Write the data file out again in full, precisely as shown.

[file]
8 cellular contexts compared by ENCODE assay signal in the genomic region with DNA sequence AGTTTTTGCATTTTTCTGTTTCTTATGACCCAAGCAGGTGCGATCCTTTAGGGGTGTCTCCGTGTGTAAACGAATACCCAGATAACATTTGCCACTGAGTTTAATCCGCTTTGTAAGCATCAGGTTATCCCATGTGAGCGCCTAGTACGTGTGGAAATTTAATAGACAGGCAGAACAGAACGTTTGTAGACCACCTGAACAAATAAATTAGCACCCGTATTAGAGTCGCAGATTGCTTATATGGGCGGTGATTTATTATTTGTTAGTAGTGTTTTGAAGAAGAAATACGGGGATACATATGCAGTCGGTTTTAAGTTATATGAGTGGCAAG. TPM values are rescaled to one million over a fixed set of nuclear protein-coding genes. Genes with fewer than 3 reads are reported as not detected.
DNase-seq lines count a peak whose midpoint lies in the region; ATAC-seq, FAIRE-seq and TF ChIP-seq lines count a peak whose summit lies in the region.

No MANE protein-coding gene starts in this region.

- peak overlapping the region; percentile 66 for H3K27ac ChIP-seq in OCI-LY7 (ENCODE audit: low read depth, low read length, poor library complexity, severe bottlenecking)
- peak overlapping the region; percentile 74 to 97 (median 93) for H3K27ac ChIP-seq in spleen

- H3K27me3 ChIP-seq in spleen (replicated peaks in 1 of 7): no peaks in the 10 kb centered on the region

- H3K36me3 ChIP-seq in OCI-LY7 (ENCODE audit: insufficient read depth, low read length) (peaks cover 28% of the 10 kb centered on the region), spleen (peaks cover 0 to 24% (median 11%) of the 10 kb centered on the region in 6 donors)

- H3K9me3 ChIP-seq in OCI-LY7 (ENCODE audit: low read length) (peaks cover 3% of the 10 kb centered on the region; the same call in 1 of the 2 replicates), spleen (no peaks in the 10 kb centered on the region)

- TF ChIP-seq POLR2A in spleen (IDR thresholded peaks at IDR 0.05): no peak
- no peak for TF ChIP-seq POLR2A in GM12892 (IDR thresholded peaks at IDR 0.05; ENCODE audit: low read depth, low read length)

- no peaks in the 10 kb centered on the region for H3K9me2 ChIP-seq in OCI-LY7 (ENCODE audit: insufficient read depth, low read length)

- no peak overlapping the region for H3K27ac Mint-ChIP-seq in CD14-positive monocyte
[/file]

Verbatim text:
8 cellular contexts compared by ENCODE assay signal in the genomic region with DNA sequence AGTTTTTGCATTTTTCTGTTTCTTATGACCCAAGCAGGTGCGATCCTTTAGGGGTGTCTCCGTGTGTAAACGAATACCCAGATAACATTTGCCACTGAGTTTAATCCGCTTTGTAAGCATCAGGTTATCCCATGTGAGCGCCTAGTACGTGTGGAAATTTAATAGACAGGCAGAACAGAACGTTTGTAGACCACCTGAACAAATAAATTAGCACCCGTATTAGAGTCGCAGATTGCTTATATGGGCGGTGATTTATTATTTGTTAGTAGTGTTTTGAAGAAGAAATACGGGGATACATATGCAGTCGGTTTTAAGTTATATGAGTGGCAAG. TPM values are rescaled to one million over a fixed set of nuclear protein-coding genes. Genes with fewer than 3 reads are reported as not detected.
DNase-seq lines count a peak whose midpoint lies in the region; ATAC-seq, FAIRE-seq and TF ChIP-seq lines count a peak whose summit lies in the region.

No MANE protein-coding gene starts in this region.

- peak overlapping the region; percentile 66 for H3K27ac ChIP-seq in OCI-LY7 (ENCODE audit: low read depth, low read length, poor library complexity, severe bottlenecking)
- peak overlapping the region; percentile 74 to 97 (median 93) for H3K27ac ChIP-seq in spleen

- H3K27me3 ChIP-seq in spleen (replicated peaks in 1 of 7): no peaks in the 10 kb centered on the region

- H3K36me3 ChIP-seq in OCI-LY7 (ENCODE audit: insufficient read depth, low read length) (peaks cover 28% of the 10 kb centered on the region), spleen (peaks cover 0 to 24% (median 11%) of the 10 kb centered on the region in 6 donors)

- H3K9me3 ChIP-seq in OCI-LY7 (ENCODE audit: low read length) (peaks cover 3% of the 10 kb centered on the region; the same call in 1 of the 2 replicates), spleen (no peaks in the 10 kb centered on the region)

- TF ChIP-seq POLR2A in spleen (IDR thresholded peaks at IDR 0.05): no peak
- no peak for TF ChIP-seq POLR2A in GM12892 (IDR thresholded peaks at IDR 0.05; ENCODE audit: low read depth, low read length)

- no peaks in the 10 kb centered on the region for H3K9me2 ChIP-seq in OCI-LY7 (ENCODE audit: insufficient read depth, low read length)

- no peak overlapping the region for H3K27ac Mint-ChIP-seq in CD14-positive monocyte